The lawsuit of an Indiana police officer injured in a gunfight with a suspect was allowed to proceed over claims the shooter obtained his gun through alleged negligence by the store.
In 2011, Indianapolis police officer Dwayne Runnels conducted a stop of a vehicle tied to an armed robbery and soon became involved in a shootout with Demetrious Martin, a felon, that left Martin dead and Runnels injured with a round to his pelvis. Martin’s gun, a Smith and Wesson .40, was recovered and traced to local gun store, KS&E Sports.
A subsequent investigation found that Martin, along with his friend Tarus E. Blackburn, visited KS&E two months before the shooting and allegedly Martin selected the handgun in front of store employees for which Blackburn returned alone later that day and purchased. As part of a straw buy, Blackburn handed the gun over to Martin, who due to his criminal record was prohibited from firearm possession, in the store parking lot for $50.
Blackburn was charged and later pled guilty to one count of making a false statement in connection with the acquisition of a firearm, in violation of federal law, picking up twelve months in prison.
This brought a 2013 suit by Runnels against the gunshop, backed by the Brady Center to Prevent Gun Violence, alleging negligence by store employees. Attorneys for Runnels, citing negligent entrustment, argued that KS&E’s employees failed in their “duty to exercise reasonable care on selling firearms and to refrain from engaging in any activity that would create reasonably foreseeable risks of injury to others.”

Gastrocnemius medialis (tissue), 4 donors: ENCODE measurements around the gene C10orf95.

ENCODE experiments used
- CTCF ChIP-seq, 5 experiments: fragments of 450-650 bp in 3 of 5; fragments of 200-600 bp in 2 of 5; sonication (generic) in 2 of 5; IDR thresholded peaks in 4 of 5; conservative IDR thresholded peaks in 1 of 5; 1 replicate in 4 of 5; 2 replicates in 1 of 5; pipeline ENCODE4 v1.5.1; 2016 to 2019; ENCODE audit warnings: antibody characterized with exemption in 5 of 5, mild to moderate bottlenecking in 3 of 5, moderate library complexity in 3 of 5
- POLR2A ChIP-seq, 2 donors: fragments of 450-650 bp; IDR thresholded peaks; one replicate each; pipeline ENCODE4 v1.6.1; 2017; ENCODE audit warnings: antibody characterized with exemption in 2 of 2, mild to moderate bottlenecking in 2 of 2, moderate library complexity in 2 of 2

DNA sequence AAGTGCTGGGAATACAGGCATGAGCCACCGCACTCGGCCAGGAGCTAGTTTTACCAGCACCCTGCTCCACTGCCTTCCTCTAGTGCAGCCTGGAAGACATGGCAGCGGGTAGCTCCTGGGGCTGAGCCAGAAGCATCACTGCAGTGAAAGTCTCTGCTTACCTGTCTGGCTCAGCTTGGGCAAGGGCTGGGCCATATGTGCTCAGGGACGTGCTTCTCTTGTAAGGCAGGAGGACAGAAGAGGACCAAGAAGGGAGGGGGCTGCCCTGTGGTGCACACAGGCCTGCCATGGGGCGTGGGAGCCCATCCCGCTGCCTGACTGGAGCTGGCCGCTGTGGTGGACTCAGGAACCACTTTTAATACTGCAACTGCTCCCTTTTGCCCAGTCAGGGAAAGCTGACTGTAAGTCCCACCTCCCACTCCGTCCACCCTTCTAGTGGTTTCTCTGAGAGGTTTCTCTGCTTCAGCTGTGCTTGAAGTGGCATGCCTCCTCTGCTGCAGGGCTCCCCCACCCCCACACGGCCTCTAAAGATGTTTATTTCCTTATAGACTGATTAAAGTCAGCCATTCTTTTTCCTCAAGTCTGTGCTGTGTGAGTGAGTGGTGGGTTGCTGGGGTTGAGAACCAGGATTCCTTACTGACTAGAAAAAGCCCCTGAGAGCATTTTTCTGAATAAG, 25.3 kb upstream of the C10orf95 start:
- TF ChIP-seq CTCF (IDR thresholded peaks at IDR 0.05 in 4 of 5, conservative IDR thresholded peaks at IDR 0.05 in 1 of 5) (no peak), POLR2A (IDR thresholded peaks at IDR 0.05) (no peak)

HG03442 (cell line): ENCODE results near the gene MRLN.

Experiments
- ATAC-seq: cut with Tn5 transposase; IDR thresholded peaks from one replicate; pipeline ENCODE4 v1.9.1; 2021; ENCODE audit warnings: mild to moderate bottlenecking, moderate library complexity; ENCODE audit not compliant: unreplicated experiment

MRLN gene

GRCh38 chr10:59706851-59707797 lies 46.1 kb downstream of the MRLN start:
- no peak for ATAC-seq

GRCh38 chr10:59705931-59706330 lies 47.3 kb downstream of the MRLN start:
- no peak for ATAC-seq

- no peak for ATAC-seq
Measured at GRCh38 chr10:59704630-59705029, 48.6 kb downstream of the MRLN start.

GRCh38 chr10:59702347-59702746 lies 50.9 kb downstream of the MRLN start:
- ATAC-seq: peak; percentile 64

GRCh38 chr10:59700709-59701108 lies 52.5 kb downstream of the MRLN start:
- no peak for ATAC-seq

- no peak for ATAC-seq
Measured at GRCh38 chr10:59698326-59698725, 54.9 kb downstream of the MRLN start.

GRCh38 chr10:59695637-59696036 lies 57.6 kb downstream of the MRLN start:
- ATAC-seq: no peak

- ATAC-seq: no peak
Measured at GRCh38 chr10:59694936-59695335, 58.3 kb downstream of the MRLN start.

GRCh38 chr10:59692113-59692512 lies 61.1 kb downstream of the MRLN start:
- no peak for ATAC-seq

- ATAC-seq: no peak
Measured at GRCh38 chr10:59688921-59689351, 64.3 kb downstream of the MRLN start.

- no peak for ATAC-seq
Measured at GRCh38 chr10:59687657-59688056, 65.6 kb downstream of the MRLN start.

For their part, KS&E contends the act of a third party, Martin, was beyond the scope of their sale to Blackburn while state and federal law insulates them from damages.
After weaving through local trial courts since then, a three-judge panel of the Indiana Court of Appeals on Thursday, in a 2-1 ruling, found that Runnels has enough of a case to proceed, sending it into pre-trail discovery.
“We reach a similar conclusion with respect to Runnels’ contention of negligent supervision of employees and negligent entrustment,” wrote Judge Patricia A. Riley, with Judge Elaine B. Brown in concurrence.
Judge Robert Altice dissented in part in the panel’s ruling, contending state law which allows for protections against gun dealers for later misuse of their firearms, are solid, saying, “Regardless, while the legislature could have – and arguably should have – carved out an exception for straw purchases in subsection, it did not.”
The Brady Campaign backed a similar lawsuit for two Milwaukee police officers against a gun store for negligently selling a pistol to a straw buyer, which yielded a $6 million judgement last year. The group celebrated the decision by the Indiana appeals court.
“This is a huge win that will no doubt send shock waves through the legal community,” said Brady President Dan Gross in a statement. “With this victory, Brady’s Legal Action Project team made it perfectly clear that anyone made the victim of the gun industry’s negligence is owed their day in court and has a right to seek justice. Officer Runnels has put his life on the line defending that justice and he deserves nothing less.”
Citing Bureau of Alcohol, Tobacco, Firearms, and Explosives statistics, the Bradys contend KS&E is one of the “top sellers of guns later used in crime” noting the store sold 529 guns between 1996 and 2000 that were later traced to crimes.